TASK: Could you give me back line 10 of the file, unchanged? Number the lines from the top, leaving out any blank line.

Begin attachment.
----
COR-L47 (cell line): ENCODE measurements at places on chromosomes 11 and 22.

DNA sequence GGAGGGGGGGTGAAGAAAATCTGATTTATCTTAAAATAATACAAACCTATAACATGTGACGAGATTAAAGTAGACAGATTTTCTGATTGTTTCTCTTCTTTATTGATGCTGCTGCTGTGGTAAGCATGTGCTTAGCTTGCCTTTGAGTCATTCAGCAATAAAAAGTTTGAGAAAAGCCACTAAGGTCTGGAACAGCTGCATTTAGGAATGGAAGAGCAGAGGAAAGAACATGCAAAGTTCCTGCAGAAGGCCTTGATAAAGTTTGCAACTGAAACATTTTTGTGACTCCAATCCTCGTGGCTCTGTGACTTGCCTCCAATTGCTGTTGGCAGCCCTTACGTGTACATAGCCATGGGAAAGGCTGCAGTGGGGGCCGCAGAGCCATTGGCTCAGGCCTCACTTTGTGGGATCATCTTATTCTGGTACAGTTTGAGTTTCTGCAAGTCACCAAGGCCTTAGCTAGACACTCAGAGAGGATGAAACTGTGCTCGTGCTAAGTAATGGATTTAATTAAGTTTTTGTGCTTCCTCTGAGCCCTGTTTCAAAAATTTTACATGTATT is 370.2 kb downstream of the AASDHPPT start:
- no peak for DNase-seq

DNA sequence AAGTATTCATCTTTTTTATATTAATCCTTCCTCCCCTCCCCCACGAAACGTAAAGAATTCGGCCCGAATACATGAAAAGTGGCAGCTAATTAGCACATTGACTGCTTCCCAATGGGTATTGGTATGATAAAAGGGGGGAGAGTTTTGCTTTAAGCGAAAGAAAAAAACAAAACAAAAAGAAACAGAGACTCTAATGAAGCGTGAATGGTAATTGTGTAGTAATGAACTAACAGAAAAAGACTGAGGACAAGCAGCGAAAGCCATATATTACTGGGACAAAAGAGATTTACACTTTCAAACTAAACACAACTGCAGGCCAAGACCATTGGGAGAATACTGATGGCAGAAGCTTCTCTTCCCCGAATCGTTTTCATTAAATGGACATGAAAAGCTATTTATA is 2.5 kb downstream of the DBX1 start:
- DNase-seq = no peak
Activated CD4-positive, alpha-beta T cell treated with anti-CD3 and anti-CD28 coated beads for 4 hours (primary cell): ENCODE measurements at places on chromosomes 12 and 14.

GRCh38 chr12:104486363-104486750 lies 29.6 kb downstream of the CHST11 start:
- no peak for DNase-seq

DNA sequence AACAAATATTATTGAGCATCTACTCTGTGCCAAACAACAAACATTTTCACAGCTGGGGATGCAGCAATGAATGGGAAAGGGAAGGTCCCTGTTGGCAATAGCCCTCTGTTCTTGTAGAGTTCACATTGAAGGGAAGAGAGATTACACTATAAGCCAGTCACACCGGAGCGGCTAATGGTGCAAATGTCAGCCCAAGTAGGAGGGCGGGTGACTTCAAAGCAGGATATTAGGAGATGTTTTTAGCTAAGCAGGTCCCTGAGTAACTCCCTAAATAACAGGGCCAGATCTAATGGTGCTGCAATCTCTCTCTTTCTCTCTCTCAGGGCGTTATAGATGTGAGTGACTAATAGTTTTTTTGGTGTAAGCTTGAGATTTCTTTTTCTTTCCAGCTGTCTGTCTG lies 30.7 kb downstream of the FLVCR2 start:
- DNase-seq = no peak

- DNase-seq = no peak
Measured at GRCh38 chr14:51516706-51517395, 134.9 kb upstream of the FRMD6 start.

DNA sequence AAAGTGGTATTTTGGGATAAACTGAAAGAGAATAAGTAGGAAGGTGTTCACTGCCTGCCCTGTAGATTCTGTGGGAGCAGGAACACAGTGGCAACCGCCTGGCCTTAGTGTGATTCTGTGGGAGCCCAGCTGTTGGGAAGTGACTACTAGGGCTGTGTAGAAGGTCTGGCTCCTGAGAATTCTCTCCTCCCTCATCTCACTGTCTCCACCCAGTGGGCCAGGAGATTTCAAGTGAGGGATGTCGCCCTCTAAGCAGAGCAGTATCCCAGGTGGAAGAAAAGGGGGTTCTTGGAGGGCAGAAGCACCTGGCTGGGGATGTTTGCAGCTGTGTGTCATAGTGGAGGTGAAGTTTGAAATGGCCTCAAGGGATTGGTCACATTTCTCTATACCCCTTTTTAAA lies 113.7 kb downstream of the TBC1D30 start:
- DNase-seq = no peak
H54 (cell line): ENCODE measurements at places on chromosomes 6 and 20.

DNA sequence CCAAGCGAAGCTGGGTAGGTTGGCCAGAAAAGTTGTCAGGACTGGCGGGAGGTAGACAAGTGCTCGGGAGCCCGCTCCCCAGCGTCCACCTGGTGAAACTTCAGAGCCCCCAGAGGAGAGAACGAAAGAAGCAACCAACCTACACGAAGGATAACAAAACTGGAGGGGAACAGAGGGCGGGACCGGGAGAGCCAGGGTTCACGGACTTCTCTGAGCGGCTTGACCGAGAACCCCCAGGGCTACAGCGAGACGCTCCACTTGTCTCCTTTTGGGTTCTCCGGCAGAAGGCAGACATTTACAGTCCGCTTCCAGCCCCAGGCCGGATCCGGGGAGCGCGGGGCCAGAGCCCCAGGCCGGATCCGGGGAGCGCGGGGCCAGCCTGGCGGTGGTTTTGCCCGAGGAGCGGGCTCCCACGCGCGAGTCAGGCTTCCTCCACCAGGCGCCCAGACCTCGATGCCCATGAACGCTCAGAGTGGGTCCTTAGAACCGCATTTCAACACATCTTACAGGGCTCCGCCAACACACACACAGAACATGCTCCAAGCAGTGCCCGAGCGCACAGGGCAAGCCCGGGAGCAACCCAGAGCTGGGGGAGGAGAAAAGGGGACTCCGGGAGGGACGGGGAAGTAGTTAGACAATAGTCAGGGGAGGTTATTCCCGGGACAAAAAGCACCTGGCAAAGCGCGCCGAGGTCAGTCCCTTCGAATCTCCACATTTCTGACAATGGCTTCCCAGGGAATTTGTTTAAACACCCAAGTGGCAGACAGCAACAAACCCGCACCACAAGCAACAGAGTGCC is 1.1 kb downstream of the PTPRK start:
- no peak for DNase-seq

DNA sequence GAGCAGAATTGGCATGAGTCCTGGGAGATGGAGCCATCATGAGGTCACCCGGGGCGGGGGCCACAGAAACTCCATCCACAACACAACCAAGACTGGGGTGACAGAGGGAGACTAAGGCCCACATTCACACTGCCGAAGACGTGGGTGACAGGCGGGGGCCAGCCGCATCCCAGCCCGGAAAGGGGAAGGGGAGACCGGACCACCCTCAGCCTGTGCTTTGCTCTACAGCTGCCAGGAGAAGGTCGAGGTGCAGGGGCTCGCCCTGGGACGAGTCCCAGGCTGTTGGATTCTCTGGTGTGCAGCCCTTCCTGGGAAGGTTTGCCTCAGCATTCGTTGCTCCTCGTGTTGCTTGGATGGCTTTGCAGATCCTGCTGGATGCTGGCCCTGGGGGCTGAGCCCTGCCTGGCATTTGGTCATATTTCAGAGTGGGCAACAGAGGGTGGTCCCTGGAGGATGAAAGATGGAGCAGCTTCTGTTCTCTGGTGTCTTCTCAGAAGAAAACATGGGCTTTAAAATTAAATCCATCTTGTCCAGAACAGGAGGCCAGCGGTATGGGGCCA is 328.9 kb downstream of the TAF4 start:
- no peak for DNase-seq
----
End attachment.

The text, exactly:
- DNase-seq = no peak